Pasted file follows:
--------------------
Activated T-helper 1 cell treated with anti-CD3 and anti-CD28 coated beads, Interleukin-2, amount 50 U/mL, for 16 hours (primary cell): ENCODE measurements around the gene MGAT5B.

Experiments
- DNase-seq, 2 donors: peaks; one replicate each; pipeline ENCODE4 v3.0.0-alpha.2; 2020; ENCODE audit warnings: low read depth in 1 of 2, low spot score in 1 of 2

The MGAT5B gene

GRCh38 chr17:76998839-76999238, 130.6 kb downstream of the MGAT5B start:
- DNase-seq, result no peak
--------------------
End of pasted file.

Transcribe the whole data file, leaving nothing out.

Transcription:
Activated T-helper 1 cell treated with anti-CD3 and anti-CD28 coated beads, Interleukin-2, amount 50 U/mL, for 16 hours (primary cell): ENCODE measurements around the gene MGAT5B.

Experiments
- DNase-seq, 2 donors: peaks; one replicate each; pipeline ENCODE4 v3.0.0-alpha.2; 2020; ENCODE audit warnings: low read depth in 1 of 2, low spot score in 1 of 2

The MGAT5B gene

GRCh38 chr17:76998839-76999238, 130.6 kb downstream of the MGAT5B start:
- DNase-seq, result no peak